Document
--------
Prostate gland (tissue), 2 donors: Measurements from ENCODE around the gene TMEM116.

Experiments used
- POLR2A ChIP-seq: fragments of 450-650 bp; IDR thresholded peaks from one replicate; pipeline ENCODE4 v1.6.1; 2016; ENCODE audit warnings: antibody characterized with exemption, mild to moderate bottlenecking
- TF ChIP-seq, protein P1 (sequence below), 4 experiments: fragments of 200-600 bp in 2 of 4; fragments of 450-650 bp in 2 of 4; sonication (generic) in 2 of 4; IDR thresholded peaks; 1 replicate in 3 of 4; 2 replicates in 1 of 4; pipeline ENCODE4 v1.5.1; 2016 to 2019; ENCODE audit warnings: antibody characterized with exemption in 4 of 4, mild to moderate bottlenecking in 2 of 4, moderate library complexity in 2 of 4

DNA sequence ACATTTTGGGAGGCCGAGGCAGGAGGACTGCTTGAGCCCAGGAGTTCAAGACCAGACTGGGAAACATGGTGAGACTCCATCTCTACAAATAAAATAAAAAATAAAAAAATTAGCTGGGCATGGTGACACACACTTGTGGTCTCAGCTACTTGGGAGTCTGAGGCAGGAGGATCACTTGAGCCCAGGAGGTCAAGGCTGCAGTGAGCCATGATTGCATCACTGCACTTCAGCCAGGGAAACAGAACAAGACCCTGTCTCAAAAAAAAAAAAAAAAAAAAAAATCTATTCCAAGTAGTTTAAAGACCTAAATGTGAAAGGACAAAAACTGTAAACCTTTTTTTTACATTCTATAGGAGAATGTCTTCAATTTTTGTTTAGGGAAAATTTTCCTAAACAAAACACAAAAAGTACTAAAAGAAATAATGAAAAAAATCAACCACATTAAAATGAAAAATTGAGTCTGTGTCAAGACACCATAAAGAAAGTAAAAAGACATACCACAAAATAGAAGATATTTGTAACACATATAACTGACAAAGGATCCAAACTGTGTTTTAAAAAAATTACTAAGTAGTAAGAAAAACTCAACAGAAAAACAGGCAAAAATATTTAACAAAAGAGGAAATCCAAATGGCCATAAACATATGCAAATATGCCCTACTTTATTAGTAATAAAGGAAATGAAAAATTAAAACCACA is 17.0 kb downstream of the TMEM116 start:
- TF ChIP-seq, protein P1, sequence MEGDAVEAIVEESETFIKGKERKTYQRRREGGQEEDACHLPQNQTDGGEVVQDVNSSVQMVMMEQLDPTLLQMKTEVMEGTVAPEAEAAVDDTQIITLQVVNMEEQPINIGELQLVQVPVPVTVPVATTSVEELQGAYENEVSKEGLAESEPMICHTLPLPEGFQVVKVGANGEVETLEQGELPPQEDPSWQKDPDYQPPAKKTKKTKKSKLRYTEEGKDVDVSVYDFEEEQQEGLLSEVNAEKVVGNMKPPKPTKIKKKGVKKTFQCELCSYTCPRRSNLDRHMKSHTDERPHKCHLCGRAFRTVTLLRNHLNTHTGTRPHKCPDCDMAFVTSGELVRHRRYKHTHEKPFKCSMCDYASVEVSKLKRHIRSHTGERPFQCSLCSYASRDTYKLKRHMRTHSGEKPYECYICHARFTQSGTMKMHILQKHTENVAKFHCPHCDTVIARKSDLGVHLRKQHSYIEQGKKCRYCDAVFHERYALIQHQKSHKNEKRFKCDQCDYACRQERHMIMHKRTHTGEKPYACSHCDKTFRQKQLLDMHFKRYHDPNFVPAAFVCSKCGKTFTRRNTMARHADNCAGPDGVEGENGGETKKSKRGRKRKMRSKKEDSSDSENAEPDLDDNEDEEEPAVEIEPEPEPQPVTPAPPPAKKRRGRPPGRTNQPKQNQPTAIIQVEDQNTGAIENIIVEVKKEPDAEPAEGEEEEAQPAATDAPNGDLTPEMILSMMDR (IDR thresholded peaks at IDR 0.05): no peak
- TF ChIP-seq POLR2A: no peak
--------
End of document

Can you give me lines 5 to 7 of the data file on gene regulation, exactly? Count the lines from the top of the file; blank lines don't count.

DNA sequence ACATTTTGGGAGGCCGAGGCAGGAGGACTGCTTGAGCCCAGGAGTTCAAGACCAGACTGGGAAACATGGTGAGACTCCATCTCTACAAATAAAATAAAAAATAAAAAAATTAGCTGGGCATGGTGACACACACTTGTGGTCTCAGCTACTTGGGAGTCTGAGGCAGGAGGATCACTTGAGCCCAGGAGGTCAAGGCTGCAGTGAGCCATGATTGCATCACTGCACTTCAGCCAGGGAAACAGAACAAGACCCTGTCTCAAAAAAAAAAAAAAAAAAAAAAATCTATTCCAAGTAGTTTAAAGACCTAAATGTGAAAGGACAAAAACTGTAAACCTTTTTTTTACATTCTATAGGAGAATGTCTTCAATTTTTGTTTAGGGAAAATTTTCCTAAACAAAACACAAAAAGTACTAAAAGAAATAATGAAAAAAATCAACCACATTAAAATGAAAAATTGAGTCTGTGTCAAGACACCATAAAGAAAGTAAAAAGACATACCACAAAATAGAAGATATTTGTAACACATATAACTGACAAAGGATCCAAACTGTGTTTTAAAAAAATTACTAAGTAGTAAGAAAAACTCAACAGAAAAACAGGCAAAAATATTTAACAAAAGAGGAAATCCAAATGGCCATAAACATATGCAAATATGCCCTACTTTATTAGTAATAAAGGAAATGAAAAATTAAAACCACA is 17.0 kb downstream of the TMEM116 start:
- TF ChIP-seq, protein P1, sequence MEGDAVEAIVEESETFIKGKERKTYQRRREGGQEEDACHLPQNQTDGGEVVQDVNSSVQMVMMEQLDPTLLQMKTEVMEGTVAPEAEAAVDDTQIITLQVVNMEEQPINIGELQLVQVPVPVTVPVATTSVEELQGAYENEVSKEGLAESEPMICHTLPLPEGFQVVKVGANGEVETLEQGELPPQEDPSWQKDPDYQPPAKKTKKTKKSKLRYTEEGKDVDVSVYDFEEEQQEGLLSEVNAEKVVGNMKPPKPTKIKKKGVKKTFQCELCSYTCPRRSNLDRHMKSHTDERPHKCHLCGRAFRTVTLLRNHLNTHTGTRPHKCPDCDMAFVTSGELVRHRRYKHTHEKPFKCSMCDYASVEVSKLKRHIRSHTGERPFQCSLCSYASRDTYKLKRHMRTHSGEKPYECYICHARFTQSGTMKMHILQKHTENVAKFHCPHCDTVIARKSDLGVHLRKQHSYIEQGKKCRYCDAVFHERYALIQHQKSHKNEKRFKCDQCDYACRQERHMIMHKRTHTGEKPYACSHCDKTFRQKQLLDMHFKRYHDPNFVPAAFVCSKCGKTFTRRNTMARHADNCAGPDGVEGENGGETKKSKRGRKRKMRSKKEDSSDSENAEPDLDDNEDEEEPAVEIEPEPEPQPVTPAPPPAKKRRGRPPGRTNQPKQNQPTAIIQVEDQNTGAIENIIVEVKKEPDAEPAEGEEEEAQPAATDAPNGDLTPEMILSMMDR (IDR thresholded peaks at IDR 0.05): no peak
- TF ChIP-seq POLR2A: no peak